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The National Weather Service in Miami has issued the following update: Hurricane Arlene will strengthen over the next 24 hours. The storm is expected to turn northward and avoid making landfall. However, a hurricane watch remains in effect along the east coast of Florida.
Stephanie Arlene Bryant killed her rental car's ignition and emerged into the blanket of heat and humidity that passed for late summer in Cocoa Beach.
"Just my luck," she muttered, hefting her laptop from the backseat. "I've been in the state less than a week and they've already named a hurricane after me."
Her mom would be so pleased. She'd always claimed her youngest was the center of the universe. Having the U.S. government weigh in would make it official. Though there was a slim chance the folks back in Ohio hadn't heard about the storm, Mom was sure to keep one eye on CNN and one hand over her heart as long as her baby lived in the Sunshine State. And with a hurricane off the coast, spotty coverage was the only reason Stephanie's cell phone didn't bleat like a lost lamb.
The quiet wouldn't last.
A quick glance at her BlackBerry confirmed the plethora of installations—phone, cable and Internet—scheduled by noon. By midday she'd be back to proving she was tough enough to make hard decisions and see them through. Space Tech had mandated a reorganization and streamlining of the Florida office, and sent her to make sure the job was done right. In exchange she'd been promoted to director of human resources. Her new position put her on the stairway to the CEO's office, but the job had risks. The kind that wrinkled her brow and made her wonder how soon was too soon for Botox. One slip in her twelve-month schedule, and she would tumble all the way down to the copy room.
Stephanie tucked an errant curl into place and blew a breath through pursed lips. She would never get another chance like this. She wasn't going to blow it.
Heels of her strappy sandals tapping like firecrackers, she pulled a freshly minted key from the pocket of her capris on her way up the pebbled walkway. Once inside the house Space Tech had provided for the coming year, she fumbled for an unfamiliar light switch.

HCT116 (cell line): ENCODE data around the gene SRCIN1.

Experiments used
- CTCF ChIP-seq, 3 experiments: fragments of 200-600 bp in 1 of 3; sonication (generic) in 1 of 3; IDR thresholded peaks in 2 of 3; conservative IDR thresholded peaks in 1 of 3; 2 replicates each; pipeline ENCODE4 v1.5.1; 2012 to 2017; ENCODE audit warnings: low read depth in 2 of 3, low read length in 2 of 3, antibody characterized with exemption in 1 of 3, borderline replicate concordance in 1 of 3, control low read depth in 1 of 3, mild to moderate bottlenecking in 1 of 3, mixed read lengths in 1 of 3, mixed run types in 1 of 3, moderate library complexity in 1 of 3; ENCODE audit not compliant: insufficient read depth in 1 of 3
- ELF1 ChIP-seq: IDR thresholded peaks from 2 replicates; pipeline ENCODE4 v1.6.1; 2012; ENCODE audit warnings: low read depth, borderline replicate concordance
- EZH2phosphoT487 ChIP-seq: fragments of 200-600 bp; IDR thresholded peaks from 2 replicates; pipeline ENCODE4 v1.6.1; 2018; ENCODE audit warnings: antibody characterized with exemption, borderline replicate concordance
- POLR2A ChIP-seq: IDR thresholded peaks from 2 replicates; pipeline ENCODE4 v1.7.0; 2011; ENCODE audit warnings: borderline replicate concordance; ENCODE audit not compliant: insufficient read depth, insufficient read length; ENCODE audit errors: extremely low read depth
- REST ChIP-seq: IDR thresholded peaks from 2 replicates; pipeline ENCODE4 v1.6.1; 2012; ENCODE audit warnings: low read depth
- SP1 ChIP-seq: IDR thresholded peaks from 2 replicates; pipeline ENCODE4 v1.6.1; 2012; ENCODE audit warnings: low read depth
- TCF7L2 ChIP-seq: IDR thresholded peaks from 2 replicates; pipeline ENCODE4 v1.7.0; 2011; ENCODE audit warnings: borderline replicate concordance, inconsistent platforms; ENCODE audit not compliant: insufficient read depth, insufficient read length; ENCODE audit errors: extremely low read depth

"A beach house is supposed to be light and airy," she had told Deb, Space Tech's local Realtor, during Friday's walk-through. While the office was on the mainland, her bosses thought she'd enjoy living a short walk from the ocean. All new wiring and stainless-steel appliances made the older home the ideal spot for a rising corporate executive—but not if the windows were shuttered.
"They're just a precaution," Deb had answered with a shrug. "Hurricanes never make landfall in Cocoa Beach. It has something to do with the way the land juts out into the Atlantic. Storms 'swoop' on up the coast and out of our hair."
The woman had practically guaranteed the house was in a hurricane-free zone, providing a slew of maps and colorful brochures that hailed Central Florida's east coast as America's gateway to the stars and home to the world's second-busiest cruise port. And, since Stephanie's five-feet-two-inches wouldn't stretch far enough to take the panels down, Deb had agreed to have them removed.
Until that happened, thank goodness for air-conditioning and electric lights. Stephanie set a cup of coffee from a neighborhood convenience store atop one of the boxes the movers had stacked against a wall and began to unpack. According to her schedule, she should be settled in before the servicemen came and went. That would give her the evening to study personnel folders, a necessary task since she meant to have the names and faces of every Space Tech employee down cold before she reported to work in the morning.